Akram Khan Company, Sadler's Wells, London
Stephen Petronio Company, Barbican Theatre, London

Fervour, or hokum? With Khan, it can be hard to keep the faith

Audiences will go a long way to accommodate the vagaries of an artist they admire. Critics will too, believe it or not.

The rocketing career of Akram Khan hasn't been without the odd engine stutter, but his fans, and the dance press, have stuck with him.

It's 10 years now since he launched his company, originally as a vehicle for his own dancing, but latterly a collective of other talents to present his work. And perhaps if Khan had lent his personal wow-factor to the latest, Vertical Road, my scepticism might just have yielded. But, dear me no. By the end it had set like cement.

This time, for the first time, Khan has forsaken any notion of narrative for one big mystical fuzz. According to a printed note from Khan, the piece is a group meditation, an exploration of the "vertical" (ie spiritual) path as opposed to the "horizontal", goal-driven one of modern living. How he goes about expressing this dichotomy is sometimes arresting, and even spectacular, but ultimately deeply unaffecting. It would seem that one person's spiritual fervour is another's histrionic overload. And this looked, to me, like hokum.

The long robes, solemn processionals and self-flagellation (emitting talcum-powder clouds on each thwack to remind us that man is but dust), are kung fu soap-opera territory. There is much communal swaying, crouching and crawling as well as dervish whirling (inset below) and rolling across the floor at speed. Nitin Sawhney's recorded score is full of doomy drumbeats and slow-moving chords that reach thundering climaxes. Dancers with a great deal of wild hair shake it all about. There's a seduction, a fight, and a stand-off between two muscular guys in which they appear to strike each other with invisible zappers. I seem to remember Luke Skywalker had one of those.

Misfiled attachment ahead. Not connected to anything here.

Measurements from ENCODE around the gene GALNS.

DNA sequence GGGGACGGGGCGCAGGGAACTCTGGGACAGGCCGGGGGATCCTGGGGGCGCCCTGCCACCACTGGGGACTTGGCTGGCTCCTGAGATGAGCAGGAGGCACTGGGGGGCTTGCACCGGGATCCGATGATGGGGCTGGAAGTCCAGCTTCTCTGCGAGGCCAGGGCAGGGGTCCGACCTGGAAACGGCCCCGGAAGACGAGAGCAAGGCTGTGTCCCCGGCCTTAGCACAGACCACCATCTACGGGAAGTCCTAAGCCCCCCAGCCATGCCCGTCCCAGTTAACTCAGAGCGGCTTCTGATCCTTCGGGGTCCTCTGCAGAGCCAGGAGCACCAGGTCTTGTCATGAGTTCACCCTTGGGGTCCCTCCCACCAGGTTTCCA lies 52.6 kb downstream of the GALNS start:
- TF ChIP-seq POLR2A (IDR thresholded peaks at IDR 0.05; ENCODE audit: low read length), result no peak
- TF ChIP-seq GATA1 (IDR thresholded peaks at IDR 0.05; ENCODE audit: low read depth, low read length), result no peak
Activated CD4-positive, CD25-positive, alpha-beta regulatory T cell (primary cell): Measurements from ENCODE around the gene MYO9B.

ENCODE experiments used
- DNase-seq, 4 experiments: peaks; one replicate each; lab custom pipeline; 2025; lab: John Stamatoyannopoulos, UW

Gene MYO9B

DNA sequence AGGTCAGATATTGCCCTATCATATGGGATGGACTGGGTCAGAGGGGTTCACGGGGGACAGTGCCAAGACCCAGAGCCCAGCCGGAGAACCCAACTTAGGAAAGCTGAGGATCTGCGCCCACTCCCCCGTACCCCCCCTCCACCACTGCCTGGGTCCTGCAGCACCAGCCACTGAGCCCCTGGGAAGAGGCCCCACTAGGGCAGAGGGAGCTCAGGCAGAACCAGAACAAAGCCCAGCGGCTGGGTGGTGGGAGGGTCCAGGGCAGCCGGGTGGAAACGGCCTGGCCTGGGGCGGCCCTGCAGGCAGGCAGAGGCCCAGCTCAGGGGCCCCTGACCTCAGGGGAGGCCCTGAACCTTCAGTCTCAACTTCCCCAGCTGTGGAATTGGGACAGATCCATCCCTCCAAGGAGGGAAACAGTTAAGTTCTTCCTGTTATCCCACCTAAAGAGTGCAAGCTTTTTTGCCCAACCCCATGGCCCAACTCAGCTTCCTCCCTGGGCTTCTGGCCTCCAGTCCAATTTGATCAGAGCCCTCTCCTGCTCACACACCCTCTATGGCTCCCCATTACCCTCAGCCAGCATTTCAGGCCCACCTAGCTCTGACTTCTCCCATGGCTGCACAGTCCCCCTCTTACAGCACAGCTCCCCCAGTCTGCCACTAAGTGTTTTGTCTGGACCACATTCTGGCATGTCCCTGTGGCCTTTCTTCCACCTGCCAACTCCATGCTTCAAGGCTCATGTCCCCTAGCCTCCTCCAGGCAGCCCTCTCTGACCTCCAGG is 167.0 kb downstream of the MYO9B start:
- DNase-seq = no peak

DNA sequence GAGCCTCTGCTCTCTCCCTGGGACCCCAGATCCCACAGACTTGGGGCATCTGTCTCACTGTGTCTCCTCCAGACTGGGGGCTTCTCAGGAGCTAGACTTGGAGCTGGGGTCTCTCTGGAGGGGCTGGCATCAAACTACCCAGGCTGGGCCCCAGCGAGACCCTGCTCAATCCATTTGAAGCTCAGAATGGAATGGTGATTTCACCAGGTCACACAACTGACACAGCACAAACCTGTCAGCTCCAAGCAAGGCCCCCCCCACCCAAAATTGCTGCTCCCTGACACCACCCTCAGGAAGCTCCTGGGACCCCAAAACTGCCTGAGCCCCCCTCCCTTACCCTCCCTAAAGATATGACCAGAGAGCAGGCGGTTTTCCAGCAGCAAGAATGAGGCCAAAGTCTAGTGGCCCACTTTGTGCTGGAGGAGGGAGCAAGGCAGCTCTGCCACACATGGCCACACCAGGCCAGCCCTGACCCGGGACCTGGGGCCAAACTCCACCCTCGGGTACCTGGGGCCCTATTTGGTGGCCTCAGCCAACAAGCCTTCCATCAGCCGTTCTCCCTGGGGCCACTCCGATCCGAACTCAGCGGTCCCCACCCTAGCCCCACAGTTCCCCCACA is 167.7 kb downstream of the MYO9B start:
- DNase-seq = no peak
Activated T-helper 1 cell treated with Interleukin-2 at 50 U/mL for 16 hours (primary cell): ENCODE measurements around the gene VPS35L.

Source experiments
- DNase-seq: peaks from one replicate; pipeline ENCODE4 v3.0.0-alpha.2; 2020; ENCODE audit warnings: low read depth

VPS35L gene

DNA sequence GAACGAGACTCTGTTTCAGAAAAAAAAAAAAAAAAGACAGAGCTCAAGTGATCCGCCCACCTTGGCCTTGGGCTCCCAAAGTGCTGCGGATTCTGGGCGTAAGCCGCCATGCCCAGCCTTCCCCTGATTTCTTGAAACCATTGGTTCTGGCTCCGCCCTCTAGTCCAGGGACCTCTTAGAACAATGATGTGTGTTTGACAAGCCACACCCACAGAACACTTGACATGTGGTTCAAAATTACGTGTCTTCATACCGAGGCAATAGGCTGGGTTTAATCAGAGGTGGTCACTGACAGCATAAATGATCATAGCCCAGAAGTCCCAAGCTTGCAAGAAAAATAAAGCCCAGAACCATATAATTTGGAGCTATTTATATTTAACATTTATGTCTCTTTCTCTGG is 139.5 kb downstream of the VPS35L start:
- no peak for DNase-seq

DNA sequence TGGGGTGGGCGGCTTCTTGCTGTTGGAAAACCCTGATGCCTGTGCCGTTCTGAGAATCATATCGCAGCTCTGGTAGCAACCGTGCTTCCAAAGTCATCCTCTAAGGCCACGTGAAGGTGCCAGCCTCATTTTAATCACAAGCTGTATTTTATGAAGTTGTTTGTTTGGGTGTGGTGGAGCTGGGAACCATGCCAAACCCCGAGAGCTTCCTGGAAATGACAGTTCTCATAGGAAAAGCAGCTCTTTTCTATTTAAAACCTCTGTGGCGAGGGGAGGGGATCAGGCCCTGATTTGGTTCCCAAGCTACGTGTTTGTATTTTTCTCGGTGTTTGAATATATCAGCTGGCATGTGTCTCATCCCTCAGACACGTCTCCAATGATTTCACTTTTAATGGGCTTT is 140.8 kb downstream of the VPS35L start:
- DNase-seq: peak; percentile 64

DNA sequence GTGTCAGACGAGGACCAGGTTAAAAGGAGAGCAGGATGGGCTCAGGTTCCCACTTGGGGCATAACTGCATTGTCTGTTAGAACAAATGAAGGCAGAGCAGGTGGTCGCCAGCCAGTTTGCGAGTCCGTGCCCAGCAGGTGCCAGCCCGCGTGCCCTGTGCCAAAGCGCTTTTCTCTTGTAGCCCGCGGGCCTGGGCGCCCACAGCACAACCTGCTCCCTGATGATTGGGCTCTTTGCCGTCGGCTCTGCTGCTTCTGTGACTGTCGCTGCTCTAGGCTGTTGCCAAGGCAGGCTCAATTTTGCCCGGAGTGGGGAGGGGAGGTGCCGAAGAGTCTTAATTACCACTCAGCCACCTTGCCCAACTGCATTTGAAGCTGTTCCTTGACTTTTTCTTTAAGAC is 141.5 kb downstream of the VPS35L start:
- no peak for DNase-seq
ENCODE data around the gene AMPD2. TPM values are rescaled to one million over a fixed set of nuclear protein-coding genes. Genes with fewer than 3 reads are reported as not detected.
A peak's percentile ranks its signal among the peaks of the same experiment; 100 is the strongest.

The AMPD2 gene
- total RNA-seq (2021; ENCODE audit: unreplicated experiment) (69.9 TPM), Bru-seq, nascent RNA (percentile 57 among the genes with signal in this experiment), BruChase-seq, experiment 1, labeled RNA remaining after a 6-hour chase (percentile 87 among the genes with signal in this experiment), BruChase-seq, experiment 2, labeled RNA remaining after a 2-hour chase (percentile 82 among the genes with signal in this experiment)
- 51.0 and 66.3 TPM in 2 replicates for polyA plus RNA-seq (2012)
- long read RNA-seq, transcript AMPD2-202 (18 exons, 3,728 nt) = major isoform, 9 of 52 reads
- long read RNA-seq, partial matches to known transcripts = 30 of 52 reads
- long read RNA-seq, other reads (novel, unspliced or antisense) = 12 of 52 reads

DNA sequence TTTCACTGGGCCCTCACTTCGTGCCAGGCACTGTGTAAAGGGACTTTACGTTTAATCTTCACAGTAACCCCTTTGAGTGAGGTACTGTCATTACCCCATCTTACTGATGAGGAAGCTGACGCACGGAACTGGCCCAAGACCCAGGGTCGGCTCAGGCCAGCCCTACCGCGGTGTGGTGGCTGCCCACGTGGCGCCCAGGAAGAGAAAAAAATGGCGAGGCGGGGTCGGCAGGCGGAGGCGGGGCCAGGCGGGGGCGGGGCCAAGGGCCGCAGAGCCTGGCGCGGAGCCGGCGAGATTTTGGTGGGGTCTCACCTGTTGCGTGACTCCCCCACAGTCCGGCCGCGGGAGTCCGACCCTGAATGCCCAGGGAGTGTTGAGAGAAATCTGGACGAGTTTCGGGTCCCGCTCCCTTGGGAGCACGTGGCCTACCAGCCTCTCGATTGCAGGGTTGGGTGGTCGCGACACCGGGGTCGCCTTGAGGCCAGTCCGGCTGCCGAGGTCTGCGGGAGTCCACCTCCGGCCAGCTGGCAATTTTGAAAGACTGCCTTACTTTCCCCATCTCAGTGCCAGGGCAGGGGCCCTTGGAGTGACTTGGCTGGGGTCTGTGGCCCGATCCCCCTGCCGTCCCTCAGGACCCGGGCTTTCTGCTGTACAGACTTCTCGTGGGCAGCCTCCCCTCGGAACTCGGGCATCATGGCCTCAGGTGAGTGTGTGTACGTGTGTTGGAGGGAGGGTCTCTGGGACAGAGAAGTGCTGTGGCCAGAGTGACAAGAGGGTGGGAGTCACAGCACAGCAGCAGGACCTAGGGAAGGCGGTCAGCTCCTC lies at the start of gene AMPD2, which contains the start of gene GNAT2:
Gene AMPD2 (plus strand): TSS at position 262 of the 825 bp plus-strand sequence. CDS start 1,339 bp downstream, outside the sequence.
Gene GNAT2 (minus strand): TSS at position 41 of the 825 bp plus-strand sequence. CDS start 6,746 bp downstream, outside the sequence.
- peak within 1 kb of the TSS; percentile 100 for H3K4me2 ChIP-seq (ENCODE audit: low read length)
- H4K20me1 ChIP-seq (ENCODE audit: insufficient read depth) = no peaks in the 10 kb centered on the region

Yet the impulse to giggle seems ungracious when the thing is sincerely meant. The full house at Sadler's Wells was at least respectful, but feeble applause said it all.

There was more disappointment at the Barbican where another of contemporary dance's favourite sons, New Yorker Stephen Petronio, kicked off Dance Umbrella. The poster, and the flyer, had promised great excitements: writhing bodies, spraying water, wet skin ....

Instead, I Drink the Air Before Me – words lifted from a line of Ariel's in The Tempest – was a polite display of classical-lite on a clean, dry stage. Sure, there are flurries of beauty, but not enough of them to sustain what feels a long haul. Like Khan, Petronio now removes himself from the action, and on this occasion had dressed up in waders and oilskins to stride about the stage muttering into a Captain Ahab beard. What at first seems a lively prank soon turns sour, and you're glad when this hoary bore shins up the side of the proscenium and shuts up.

The real treat turns out to be the music, performed on stage by its composer Nico Muhly with a small band and a schoolgirls' choir. Here were all the sea pictures you could wish for: glowering fog-soundings from the trombone, glittery sprays of Ravelian piano, and the silvery lure of the sirens' call, punctuated magically by handbells.

Akram Khan Co: Brighton Dome (01273 709709) 28 Oct, then touring. Dance Umbrella runs to 30 Oct

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